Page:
Hazel McHaffie

A legal blunderbuss

Ashya King is five years old. He’s recently had a cancerous tumour removed from his brain – two major surgeries within a month, in fact. If ever a kiddie needed his mum it’s this one. So how come the authorities thought it appropriate to clap his parents, Naghemeh and Brett, in jail hundreds of miles away from their little boy, in a foreign country where he’d be surrounded by strangers speaking Spanish?

Headline: the searchAccording to media reports, the Kents removed Ashya from Southampton General Hospital without medical consent, thereby jeopardising his life. The father claims he told staff he would be taking his son abroad for a treatment he considered less dangerous than the options they advocated. The family then travelled to Malaga to sell a holiday property to pay privately for a relatively new treatment, proton beam radiotherapy (PBT), in Prague, which the doctors in Southampton had declined to sanction. Hampshire Police issued an international arrest warrant on the grounds of suspected child neglect.

When they were tracked down in Spain the parents were held in custody in a high-security prison in Madrid, Ashya was made a ward of court, police were posted outside his hospital room, his six siblings were denied entry. Can you picture the effect of all this on a desperately ill child said to be unable to speak, eat or drink unaided?

Headline - family bannedCritics have been vociferous – understandably. Words like ‘draconian’, ‘inhumane’, ‘barbaric’, ‘heavy-handed’ abound. The injustice seemed particularly disproportionate when the country is still reeling from the news that the authorities failed hundreds of children in Rotherham who really were abused over a 16 year period. Huge numbers (over 200,000) signed a petition which went to Downing Street.

Headliine - reunitedThen suddenly the authorities did an about-turn, though not before the Kings had been separated from Ashya by 300 miles and several days. David Cameron, recalling the struggles he faced with his own severely disabled son, Ivan, called for ‘an outbreak of common sense’. The Health Secretary offered to fly out an independent oncologist to help advise the parents on the best course of action. Procedures were fast-tracked. This whole fiasco was put down to a breakdown in communication compounded by an over-zealous application of the law.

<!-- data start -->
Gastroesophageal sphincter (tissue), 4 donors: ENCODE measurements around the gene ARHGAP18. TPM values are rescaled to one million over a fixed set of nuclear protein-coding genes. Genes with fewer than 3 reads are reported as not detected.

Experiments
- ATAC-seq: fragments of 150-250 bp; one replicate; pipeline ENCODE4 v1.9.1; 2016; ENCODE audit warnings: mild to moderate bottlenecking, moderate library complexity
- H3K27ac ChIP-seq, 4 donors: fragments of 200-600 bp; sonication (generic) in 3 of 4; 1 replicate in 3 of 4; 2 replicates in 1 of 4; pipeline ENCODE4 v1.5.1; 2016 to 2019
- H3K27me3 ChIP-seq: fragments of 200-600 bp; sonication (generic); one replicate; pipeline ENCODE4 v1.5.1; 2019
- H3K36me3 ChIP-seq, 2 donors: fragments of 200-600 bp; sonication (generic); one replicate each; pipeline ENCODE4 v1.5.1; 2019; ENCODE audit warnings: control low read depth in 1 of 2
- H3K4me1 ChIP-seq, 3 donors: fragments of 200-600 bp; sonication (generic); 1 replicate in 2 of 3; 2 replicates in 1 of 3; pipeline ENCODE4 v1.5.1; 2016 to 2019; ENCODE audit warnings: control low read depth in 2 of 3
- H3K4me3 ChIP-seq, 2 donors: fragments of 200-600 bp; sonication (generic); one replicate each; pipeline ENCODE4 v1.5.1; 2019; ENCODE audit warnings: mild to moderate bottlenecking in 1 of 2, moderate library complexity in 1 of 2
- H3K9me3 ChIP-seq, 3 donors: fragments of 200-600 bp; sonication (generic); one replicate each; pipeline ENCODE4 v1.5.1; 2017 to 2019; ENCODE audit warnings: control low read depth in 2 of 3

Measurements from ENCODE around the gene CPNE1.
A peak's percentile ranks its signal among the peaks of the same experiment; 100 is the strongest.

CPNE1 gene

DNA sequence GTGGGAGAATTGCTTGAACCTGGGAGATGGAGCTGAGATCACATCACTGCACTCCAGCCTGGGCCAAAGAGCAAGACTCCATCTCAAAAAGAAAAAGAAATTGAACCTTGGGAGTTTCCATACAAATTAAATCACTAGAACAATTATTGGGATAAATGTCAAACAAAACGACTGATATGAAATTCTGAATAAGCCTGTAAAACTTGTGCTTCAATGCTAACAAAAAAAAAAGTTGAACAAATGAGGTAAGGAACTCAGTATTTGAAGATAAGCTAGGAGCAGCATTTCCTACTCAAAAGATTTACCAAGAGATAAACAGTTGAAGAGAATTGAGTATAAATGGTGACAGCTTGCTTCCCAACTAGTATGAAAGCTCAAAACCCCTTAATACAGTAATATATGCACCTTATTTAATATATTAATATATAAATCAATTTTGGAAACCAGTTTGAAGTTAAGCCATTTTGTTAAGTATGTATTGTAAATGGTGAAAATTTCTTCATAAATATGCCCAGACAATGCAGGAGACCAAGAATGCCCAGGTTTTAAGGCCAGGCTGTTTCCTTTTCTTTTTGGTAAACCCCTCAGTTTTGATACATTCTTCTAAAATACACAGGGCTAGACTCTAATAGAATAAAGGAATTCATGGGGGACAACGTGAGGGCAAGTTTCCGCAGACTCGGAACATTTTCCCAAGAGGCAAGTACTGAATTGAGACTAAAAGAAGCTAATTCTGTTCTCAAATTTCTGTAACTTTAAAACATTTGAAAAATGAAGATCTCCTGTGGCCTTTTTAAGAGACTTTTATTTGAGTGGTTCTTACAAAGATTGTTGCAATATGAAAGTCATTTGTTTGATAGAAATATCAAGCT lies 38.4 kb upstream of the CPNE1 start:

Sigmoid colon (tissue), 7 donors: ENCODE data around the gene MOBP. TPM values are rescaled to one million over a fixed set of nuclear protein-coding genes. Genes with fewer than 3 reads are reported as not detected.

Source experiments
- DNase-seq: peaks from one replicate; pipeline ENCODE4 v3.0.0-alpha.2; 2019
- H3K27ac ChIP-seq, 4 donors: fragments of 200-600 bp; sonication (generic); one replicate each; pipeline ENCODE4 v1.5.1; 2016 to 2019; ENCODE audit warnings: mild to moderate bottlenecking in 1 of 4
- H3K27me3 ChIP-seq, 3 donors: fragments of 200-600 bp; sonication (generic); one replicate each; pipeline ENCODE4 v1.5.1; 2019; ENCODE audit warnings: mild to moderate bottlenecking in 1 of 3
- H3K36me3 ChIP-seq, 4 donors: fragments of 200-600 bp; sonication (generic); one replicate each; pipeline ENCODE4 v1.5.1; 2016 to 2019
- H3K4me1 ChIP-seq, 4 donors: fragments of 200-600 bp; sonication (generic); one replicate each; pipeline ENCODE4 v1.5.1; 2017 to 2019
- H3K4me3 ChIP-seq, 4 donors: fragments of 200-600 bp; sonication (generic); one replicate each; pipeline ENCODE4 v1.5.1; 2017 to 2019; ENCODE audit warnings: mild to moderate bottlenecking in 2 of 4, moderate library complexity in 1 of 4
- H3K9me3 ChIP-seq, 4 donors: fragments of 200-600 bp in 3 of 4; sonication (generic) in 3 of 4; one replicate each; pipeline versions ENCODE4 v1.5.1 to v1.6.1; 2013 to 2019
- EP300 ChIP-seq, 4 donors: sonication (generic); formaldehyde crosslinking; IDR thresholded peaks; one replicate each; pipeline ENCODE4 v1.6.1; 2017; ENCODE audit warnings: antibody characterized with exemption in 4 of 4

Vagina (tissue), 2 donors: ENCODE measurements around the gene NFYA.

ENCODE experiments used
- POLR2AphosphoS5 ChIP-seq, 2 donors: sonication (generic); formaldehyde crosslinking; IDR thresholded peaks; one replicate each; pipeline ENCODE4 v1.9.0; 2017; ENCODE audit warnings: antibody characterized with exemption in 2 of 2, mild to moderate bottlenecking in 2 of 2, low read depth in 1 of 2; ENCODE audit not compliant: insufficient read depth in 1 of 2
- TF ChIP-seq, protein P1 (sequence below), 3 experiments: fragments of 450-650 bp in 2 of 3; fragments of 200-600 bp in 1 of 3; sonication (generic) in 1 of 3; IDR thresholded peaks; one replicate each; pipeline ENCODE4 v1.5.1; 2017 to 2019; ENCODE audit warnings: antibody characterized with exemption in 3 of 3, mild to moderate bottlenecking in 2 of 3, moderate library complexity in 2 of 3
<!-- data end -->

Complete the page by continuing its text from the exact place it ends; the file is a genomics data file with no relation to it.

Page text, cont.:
Headline - accepted in PragueThen came an emergency hearing via a telephone conference; the Kings – once again his legal guardians – were given permission by a judge to fly their little boy to Prague; a private jet was put on standby ready to transfer him; he’s now in hospital there being assessed. A full review of the British authorities role in this whole sad affair has been ordered.

That’s what’s been reported. The picture is, of course, immensely more complicated than this, and we are not in possession of all the facts. We can’t be. But what I do know is that the doctors caring for Ashya have a solemn and binding duty of care for him; they couldn’t just shrug their shoulders and turn a blind eye when he vanished. They also have the advantage of objectivity and specialist knowledge. They will know, as the parents can’t, the real statistics relating to PBT; the range of emotions parents in these desperately difficult circumstances exhibit; the conflicts between maintaining confidentiality and defending their decisions; the tension between protecting the child and supporting the family; the real balance of risks and benefits in this particular situation.

My own issue is not with the tracking down of the family, but the aggressive way they were then treated. Surely everyone can understand the desperate wish to save the life of a beloved child; sometimes grieving and bewildered parents do take extreme action. I’ve witnessed such extreme reactions in my own professional life, I’ve read and heard of many more. It’s a feature of their frustration, despair, dread, powerlessness. Locking them up serves no useful function whatever. It merely adds to the distress of the little patient and his troubled brothers and sisters. And fuels a sense of injustice and mistrust. Who does that help?

 

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